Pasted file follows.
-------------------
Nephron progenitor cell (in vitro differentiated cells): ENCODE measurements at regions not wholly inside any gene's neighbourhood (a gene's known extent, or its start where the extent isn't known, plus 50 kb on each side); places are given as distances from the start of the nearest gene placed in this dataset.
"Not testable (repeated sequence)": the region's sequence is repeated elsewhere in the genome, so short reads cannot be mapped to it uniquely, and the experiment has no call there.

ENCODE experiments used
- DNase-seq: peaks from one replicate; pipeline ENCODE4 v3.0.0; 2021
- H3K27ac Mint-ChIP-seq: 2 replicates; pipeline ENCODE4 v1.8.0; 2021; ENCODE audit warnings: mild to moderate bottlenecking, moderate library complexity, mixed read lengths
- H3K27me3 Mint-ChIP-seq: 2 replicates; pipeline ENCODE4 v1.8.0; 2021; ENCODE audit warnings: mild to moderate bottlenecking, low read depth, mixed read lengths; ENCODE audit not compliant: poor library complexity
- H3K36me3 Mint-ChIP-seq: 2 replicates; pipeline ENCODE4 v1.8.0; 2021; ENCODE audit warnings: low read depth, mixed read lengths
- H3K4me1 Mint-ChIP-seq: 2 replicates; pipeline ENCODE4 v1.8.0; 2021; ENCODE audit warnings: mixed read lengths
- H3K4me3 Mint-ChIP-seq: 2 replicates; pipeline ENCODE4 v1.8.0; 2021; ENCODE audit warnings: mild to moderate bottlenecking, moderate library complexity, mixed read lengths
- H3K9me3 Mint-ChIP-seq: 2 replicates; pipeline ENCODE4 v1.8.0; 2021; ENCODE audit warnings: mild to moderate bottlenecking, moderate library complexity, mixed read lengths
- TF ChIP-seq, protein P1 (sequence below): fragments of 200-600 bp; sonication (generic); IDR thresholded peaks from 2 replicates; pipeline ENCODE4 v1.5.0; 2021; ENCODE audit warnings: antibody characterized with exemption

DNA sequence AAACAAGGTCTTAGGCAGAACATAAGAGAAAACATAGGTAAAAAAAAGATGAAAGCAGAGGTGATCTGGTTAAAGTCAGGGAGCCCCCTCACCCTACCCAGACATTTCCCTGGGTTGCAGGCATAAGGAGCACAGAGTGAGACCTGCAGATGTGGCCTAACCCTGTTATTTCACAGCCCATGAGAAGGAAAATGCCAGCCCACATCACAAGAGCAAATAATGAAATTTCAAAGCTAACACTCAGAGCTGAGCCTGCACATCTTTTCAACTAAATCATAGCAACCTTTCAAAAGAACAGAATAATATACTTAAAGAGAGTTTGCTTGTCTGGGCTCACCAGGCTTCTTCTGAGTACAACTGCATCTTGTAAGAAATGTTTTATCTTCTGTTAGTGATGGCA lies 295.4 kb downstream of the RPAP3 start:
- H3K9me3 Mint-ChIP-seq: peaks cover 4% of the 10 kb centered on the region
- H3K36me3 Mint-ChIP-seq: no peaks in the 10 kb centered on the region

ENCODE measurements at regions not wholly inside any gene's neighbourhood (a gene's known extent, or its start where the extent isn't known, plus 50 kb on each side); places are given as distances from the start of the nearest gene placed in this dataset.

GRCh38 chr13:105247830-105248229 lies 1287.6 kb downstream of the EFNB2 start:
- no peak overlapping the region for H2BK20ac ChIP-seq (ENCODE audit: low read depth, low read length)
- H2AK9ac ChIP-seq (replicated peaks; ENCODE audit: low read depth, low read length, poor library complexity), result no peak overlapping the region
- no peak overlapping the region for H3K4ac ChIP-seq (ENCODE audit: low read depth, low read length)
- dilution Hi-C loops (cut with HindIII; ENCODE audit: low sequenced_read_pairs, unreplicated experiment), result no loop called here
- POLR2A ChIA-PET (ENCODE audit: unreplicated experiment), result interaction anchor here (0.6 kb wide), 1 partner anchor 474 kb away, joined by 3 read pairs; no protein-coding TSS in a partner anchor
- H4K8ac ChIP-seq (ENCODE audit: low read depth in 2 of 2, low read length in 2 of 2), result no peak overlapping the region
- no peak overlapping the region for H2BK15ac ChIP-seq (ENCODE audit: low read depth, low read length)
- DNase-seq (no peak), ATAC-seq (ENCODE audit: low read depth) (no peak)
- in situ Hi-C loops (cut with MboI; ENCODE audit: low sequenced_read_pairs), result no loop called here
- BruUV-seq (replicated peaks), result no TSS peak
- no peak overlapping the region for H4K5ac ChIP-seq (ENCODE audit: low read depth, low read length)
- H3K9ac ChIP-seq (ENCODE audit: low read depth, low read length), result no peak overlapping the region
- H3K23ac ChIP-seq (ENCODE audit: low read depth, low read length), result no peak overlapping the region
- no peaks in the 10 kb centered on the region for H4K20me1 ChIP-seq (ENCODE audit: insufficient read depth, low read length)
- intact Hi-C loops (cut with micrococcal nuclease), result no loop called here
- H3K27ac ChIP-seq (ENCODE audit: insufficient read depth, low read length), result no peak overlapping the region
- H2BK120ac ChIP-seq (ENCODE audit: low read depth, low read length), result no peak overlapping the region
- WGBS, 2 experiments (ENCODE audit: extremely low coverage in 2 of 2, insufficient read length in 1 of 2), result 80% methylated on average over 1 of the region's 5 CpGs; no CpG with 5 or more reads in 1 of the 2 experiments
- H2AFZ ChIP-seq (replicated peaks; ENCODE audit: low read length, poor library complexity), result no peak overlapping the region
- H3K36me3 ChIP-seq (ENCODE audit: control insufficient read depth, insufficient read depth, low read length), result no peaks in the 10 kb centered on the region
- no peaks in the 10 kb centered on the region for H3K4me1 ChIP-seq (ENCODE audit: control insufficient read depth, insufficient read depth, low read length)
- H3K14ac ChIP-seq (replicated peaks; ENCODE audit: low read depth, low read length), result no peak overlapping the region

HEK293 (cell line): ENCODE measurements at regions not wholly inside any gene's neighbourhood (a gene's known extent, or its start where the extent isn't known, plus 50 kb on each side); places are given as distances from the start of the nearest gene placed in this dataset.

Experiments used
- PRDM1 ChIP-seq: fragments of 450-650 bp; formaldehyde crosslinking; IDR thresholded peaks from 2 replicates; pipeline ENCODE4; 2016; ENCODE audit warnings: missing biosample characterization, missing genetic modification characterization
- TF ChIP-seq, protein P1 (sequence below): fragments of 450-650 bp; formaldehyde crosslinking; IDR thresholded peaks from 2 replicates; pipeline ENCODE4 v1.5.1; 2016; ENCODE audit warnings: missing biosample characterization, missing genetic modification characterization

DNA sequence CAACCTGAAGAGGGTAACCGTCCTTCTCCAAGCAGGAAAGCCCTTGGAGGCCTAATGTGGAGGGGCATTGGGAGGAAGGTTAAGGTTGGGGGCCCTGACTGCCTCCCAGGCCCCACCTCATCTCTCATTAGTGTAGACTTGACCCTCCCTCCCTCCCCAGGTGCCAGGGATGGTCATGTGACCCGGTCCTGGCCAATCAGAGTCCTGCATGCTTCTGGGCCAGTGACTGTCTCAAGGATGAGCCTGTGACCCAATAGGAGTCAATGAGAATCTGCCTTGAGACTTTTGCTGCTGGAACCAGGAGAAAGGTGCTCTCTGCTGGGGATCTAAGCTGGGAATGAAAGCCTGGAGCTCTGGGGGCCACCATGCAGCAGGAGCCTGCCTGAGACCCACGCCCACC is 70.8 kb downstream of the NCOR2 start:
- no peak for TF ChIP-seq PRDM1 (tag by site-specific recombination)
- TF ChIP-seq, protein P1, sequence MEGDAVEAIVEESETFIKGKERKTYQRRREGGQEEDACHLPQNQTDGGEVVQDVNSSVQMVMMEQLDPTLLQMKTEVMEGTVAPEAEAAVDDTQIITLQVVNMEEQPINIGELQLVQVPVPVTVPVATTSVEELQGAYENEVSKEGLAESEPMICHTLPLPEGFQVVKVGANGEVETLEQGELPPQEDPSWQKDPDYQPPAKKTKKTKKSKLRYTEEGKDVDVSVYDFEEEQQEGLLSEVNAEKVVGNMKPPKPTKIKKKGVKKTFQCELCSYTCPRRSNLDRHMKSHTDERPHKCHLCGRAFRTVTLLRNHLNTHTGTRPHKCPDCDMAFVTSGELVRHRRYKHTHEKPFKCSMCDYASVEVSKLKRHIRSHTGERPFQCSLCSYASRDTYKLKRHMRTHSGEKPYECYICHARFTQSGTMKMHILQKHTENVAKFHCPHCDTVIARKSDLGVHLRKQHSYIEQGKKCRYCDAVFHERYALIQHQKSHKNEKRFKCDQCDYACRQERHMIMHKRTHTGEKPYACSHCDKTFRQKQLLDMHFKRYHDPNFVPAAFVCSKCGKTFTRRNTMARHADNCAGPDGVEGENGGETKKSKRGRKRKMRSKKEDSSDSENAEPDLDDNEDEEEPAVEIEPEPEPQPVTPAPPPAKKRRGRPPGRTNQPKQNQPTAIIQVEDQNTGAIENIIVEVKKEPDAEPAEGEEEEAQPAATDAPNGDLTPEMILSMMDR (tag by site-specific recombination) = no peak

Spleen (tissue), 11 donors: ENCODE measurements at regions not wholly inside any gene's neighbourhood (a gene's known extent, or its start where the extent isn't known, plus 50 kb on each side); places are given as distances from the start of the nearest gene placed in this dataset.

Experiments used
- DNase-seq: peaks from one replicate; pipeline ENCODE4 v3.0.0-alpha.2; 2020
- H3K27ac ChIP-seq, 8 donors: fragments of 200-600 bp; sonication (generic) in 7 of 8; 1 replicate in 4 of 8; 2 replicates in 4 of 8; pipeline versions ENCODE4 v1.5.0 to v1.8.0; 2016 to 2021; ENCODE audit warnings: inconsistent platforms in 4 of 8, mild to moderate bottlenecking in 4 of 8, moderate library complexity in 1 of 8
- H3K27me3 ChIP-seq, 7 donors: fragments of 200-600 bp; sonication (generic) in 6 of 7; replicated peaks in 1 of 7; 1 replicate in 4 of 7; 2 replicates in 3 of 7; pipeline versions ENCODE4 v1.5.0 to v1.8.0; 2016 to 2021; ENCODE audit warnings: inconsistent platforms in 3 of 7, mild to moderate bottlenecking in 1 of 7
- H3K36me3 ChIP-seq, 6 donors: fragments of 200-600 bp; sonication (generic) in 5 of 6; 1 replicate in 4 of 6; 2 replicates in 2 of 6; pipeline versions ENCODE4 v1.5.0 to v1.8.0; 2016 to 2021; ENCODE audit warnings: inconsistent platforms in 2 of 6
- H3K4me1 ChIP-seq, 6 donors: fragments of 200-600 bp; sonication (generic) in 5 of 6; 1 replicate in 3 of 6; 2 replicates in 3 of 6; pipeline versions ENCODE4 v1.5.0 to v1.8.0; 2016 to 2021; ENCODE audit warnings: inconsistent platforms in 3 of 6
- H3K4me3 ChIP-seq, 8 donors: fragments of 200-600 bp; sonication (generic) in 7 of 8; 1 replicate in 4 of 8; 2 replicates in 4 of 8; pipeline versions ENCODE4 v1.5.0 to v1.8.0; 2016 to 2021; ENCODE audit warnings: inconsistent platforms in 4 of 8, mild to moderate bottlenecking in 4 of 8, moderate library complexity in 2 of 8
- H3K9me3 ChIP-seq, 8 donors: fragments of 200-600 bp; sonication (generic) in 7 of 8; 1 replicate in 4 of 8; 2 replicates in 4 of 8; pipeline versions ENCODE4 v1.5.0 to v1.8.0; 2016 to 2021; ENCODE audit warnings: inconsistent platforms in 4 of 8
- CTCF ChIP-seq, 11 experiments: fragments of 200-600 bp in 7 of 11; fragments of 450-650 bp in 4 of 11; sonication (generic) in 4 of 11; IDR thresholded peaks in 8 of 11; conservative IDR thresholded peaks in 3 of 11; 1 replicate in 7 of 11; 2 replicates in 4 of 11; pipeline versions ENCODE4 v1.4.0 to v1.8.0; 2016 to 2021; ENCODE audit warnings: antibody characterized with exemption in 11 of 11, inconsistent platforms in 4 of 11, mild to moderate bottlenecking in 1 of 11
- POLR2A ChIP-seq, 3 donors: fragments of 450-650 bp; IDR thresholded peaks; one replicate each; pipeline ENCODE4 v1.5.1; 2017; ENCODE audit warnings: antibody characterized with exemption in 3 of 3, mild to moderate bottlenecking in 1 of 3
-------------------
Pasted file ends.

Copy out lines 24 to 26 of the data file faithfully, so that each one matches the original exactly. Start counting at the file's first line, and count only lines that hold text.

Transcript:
- DNase-seq (no peak), ATAC-seq (ENCODE audit: low read depth) (no peak)
- in situ Hi-C loops (cut with MboI; ENCODE audit: low sequenced_read_pairs), result no loop called here
- BruUV-seq (replicated peaks), result no TSS peak